• Having too many points on your driving record, as dictated by the current point system;
  • Failure to maintain proof of insurance on every vehicle owned;
  • Any conviction for a traffic violation committed prior to the age of 16 by the holder of a restricted minor's permit;
  • Failure to pay a fine resulting from a conviction of a moving violation;
  • Any convictions for violating the restrictions of the license for a driver under 18 years of age;
  • Vandalism in a motor vehicle;
  • Sale/distribution of alcohol to a minor under 21 years of age;
  • Possession of alcohol by a minor under 21 years of age;
  • Eluding law enforcement;

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Revocation and Suspension

Revocation
The loss of a driver license and/or privilege to drive or apply for a license.  The license must be surrendered to the Department or the courts before an eligibility date can be determined.  Following revocation, all applicable tests will be required in addition to the application fee and a reinstatement fee.

Suspension
The loss of a driver license and/or privilege to drive or apply for a license.  The license must be surrendered to the Department or the courts before an eligibility date can be determined.  Following suspension, no testing will be required unless the license has expired.  Application fees and the reinstatement fee will be required.

Reinstatement Fee
A person whose license has been revoked/suspended is required by law to pay a license reinstatement fee in addition to the application fee when they are eligible to apply for a license.  Vision and knowledge tests will be required following a revocation and, in certain instances, the driving test will also be required.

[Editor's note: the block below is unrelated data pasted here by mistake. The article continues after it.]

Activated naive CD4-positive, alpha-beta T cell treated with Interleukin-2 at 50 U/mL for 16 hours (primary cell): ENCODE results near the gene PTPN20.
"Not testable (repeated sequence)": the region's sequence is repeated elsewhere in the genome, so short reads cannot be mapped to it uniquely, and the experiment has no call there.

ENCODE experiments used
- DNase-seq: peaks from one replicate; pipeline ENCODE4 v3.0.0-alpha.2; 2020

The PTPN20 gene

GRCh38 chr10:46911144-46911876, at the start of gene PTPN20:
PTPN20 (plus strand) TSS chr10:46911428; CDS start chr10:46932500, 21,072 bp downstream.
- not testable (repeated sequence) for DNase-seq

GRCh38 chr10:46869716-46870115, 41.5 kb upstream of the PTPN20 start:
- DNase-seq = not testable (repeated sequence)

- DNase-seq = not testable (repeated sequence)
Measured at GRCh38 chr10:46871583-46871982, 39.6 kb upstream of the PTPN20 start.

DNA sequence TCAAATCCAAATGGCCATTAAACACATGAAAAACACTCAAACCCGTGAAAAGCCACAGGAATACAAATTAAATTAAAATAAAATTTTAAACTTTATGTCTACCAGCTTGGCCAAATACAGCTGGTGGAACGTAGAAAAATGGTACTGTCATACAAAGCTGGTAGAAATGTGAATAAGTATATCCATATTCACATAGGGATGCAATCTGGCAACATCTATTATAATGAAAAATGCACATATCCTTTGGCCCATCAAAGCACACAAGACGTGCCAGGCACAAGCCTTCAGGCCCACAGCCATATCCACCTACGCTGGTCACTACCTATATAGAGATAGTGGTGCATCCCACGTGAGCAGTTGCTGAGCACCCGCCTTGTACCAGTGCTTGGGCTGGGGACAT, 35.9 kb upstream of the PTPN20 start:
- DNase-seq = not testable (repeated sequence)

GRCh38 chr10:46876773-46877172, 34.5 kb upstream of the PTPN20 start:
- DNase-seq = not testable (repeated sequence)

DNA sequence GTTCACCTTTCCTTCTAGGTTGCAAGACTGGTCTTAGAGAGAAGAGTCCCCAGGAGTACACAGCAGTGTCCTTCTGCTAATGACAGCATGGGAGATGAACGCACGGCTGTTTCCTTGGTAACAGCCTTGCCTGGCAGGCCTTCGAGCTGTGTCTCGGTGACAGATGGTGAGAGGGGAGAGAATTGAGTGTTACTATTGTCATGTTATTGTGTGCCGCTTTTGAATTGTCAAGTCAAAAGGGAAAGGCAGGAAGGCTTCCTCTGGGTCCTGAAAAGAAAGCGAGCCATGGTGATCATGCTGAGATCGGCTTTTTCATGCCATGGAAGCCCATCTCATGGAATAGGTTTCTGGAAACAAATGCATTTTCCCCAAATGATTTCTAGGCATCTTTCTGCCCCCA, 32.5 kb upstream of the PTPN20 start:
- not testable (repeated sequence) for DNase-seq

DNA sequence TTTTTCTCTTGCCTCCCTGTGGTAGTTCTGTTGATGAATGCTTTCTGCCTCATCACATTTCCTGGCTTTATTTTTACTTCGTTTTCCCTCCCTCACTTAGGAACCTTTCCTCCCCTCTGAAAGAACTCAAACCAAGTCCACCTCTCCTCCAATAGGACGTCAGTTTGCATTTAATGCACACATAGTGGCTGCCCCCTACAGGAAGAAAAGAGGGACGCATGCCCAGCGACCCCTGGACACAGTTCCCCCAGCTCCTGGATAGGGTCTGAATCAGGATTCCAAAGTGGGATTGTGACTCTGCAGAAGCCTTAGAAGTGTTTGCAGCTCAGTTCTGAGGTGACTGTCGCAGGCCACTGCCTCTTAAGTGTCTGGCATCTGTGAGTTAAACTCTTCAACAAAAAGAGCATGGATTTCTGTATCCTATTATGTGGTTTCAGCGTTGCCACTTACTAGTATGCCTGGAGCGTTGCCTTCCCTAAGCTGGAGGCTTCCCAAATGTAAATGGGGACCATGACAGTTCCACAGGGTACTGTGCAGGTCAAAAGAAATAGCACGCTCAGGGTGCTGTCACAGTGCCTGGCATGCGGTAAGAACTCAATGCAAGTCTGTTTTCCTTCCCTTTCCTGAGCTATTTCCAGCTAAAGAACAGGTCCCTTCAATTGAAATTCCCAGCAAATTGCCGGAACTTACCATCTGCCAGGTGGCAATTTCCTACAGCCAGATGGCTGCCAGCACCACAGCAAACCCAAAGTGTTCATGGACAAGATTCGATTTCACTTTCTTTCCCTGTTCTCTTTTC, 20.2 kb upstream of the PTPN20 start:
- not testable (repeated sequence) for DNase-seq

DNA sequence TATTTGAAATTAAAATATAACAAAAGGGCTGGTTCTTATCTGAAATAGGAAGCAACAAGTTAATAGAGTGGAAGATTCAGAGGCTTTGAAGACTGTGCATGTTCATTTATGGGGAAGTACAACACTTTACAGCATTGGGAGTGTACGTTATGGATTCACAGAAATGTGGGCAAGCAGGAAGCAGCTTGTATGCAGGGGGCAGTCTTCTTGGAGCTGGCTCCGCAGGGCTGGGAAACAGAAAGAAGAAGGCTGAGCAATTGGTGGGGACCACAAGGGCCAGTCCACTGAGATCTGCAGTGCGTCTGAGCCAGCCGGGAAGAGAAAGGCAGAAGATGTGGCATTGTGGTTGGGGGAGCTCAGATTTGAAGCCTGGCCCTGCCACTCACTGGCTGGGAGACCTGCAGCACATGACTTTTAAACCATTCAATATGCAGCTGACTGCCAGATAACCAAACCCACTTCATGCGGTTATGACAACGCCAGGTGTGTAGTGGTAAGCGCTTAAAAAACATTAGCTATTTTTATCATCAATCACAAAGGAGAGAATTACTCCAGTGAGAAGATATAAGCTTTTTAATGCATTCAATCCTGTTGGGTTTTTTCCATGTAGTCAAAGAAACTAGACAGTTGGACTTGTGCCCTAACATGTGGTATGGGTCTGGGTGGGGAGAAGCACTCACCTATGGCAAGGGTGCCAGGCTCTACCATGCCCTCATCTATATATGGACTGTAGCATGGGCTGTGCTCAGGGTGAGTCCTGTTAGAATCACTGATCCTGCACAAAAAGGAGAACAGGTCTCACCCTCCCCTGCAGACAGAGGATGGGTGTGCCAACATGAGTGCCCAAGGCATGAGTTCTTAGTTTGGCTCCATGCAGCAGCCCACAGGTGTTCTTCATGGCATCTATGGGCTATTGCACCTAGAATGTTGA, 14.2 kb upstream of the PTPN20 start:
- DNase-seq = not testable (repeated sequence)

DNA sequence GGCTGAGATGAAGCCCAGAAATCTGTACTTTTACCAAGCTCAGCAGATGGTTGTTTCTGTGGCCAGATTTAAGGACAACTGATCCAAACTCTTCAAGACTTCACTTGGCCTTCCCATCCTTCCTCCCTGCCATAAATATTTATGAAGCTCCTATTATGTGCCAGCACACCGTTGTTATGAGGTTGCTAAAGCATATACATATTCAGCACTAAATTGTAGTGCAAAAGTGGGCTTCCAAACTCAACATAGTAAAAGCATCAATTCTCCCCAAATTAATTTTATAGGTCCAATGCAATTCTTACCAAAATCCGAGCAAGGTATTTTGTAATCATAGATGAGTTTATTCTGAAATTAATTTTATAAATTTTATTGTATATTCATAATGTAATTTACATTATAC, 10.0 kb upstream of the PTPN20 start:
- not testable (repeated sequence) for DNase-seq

Restricted Driver License
Under certain circumstances, a driver whose license is under suspension or revocation may be issued a restricted driver license enabling them to drive under certain restrictions imposed by the Department.  These restrictions will be noted on the driver license.

Restricted Minor's Permit
If the Department receives record of a conviction for a traffic violation committed before the driver's 16th birthday or a violation of the restricted permit the driving privileges shall be SUSPENDED for a period of 30 days or as otherwise required by law.  A second conviction shall result in SUSPENSION of the driving privilege until the permit holder's 16th birthday, or for 90 days, whichever is longer.  Receipt of a conviction for Class 1 misdemeanor or felony will result in a suspension of the license until their 16th birthday or as required by law.  If the department receives a conviction for a violation of the restriction of the license for a minor 16 or 17 years of age, the driving privileges shall be suspended for 30 days for each conviction.  A person who has a restricted permit suspended need not pay the reinstatement fee and applicable fee unless the suspension is for a conviction of a moving traffic offense assessed six or more points.  The reinstatement fee and application fee will be required following revocation of the restricted permit.  Any applicable tests will also be required.

Vehicle Registration & Titles
Please click here to visit the Division of Motor Vehicle web site for information regarding vehicle registration and titling.

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Financial Responsibility – SR22 Requirements

Any operator who has had his license revoked or suspended following a JUDGMENT, a conviction for NO INSURANCE, VEHICULAR HOMICIDE, DWI, or 2ND OFFENSE RECKLESS DRIVING in a one-year period must establish proof of financial responsibility for the future before he may drive or re-register any vehicle in this state. Most motorists provide proof of financial responsibility through automobile insurance.

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Are you insured?